BERLIN—German police evacuated two train stations in Munich late Thursday night citing a “serious terror threat” aimed at New Year’s Eve revelers in the country’s third largest city.
“We’ve received concrete warnings that we cannot just sweep under the carpet,” a police spokeswoman told German media. “Based on the information we’ve received, the warnings are being taken seriously that an attack is planned for tonight.”
Festivities in the Belgian capital, Brussels, were cancelled after authorities unveiled another suspected holiday terror plot. And celebrations in Paris, which is still recovering from its own deadly attack, were scaled back.
But as 2015 drew to a close, revelers around the world were refusing to let security fears ruin the party.
More than a million people turned out for the annual fireworks extravaganza in Sydney, filling boats, balconies and waterside parks and cheering loudly as the first bursts of colour erupted over the iconic Harbour Bridge and Opera House.
Tens of thousands more whooped it up as the festivities moved on to Beijing, Hong Kong and other major cities around the world.
But the celebrations were more muted in a number of places due to the threat of attacks.
Police in Munich issued a series of warnings via Twitter and Facebook asking revelers to avoid large gatherings and stay away from the city’s main train station, Hauptbahnhof, as well as a local station in Pasing. Trains were being diverted from the two stations, and heavily armed police barricaded the entrances.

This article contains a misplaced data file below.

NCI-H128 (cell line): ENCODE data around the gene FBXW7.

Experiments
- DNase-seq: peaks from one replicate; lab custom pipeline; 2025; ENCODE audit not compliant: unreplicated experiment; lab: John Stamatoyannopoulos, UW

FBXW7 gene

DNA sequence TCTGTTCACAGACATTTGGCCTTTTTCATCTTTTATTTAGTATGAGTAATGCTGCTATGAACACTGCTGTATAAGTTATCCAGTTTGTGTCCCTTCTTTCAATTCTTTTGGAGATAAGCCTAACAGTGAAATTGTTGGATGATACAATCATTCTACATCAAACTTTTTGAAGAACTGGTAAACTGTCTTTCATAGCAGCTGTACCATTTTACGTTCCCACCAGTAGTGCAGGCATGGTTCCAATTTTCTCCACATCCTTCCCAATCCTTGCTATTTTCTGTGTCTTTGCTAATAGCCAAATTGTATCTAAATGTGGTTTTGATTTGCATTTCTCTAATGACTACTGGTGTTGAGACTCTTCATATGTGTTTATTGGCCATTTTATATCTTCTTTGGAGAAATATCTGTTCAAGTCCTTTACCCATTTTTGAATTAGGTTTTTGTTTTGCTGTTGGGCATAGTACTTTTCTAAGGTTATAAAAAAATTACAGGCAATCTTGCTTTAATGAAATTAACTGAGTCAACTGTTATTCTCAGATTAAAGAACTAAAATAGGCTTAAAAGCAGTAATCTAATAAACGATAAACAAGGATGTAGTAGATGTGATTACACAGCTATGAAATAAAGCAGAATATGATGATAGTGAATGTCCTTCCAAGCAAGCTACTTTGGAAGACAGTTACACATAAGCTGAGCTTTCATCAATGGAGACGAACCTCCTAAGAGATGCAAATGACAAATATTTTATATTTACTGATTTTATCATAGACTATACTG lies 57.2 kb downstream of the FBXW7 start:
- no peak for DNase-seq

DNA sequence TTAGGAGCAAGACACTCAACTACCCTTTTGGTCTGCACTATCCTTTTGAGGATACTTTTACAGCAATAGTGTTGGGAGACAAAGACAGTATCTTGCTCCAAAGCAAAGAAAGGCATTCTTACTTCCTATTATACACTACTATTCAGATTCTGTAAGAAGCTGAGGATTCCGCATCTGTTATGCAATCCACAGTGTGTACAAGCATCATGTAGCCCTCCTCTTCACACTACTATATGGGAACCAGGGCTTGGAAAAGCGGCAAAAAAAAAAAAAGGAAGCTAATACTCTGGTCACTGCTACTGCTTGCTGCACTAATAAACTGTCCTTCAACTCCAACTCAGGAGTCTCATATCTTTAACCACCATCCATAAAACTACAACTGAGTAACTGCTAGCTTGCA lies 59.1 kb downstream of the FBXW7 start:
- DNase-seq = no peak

Munich was the scene of one of the most deadly attacks in postwar Germany. A bombing in 1980 killed 13 people and injured 211 at the city’s Oktoberfest grounds. Police blamed the attack on a far-right extremist who died in the explosion.
While the latest threat sent a chill through Munich, more than a million revelers welcomed the New Year at a giant open-air party in front of the Brandenburg Gate in Berlin. Fireworks and other pyrotechnics were banned at numerous shelters in Germany to avoid causing further trauma to the refugees that poured into the country this year from war zones in the Middle East, Asia and beyond.
The Belgian authorities cancelled a fireworks display and other events that had attracted 100,000 people last year after uncovering what they said was a plan to attack popular attractions during celebrations in the capital, Brussels.
“It’s better not to take any risks,” Mayor Yvan Mayeur told the Belgian broadcaster RTBF.
On Tuesday, the federal prosecutor’s office announced the arrest of two suspects in connection with the plot along with the seizure of military-style training uniforms, computer equipment and propaganda material from the extremist group Islamic State.
They were identified Thursday as Said Saouti, 30, and Mohammed Kerai, 27, members of a motorcycle club known as the Kamikaze Riders. Other members are believed to have ties to Sharia4Belgium, a group that has recruited fighters for the Islamist cause in Syria.
Six more people were detained Thursday following searches in the Brussels region, prosecutors said. Three of them were released after questioning.